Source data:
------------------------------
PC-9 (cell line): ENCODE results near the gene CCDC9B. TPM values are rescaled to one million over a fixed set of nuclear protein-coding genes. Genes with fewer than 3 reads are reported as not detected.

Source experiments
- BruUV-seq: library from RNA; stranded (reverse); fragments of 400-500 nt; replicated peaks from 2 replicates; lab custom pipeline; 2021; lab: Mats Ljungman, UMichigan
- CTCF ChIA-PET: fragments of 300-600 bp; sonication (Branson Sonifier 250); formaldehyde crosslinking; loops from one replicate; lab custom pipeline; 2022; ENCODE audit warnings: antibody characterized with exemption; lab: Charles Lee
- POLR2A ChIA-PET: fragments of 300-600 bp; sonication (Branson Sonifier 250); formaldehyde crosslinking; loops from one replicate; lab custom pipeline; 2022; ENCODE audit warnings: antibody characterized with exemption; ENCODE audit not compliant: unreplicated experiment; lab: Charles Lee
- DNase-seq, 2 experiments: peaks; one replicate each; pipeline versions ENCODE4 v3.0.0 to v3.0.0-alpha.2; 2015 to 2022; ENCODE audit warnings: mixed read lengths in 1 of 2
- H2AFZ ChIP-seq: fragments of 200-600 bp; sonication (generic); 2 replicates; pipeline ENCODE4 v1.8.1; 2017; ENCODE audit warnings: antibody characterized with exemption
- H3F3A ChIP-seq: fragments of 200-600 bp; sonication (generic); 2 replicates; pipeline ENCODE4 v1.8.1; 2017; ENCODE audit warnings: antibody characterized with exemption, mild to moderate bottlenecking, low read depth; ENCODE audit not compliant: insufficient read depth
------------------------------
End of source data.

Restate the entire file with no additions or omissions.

PC-9 (cell line): ENCODE results near the gene CCDC9B. TPM values are rescaled to one million over a fixed set of nuclear protein-coding genes. Genes with fewer than 3 reads are reported as not detected.

Source experiments
- BruUV-seq: library from RNA; stranded (reverse); fragments of 400-500 nt; replicated peaks from 2 replicates; lab custom pipeline; 2021; lab: Mats Ljungman, UMichigan
- CTCF ChIA-PET: fragments of 300-600 bp; sonication (Branson Sonifier 250); formaldehyde crosslinking; loops from one replicate; lab custom pipeline; 2022; ENCODE audit warnings: antibody characterized with exemption; lab: Charles Lee
- POLR2A ChIA-PET: fragments of 300-600 bp; sonication (Branson Sonifier 250); formaldehyde crosslinking; loops from one replicate; lab custom pipeline; 2022; ENCODE audit warnings: antibody characterized with exemption; ENCODE audit not compliant: unreplicated experiment; lab: Charles Lee
- DNase-seq, 2 experiments: peaks; one replicate each; pipeline versions ENCODE4 v3.0.0 to v3.0.0-alpha.2; 2015 to 2022; ENCODE audit warnings: mixed read lengths in 1 of 2
- H2AFZ ChIP-seq: fragments of 200-600 bp; sonication (generic); 2 replicates; pipeline ENCODE4 v1.8.1; 2017; ENCODE audit warnings: antibody characterized with exemption
- H3F3A ChIP-seq: fragments of 200-600 bp; sonication (generic); 2 replicates; pipeline ENCODE4 v1.8.1; 2017; ENCODE audit warnings: antibody characterized with exemption, mild to moderate bottlenecking, low read depth; ENCODE audit not compliant: insufficient read depth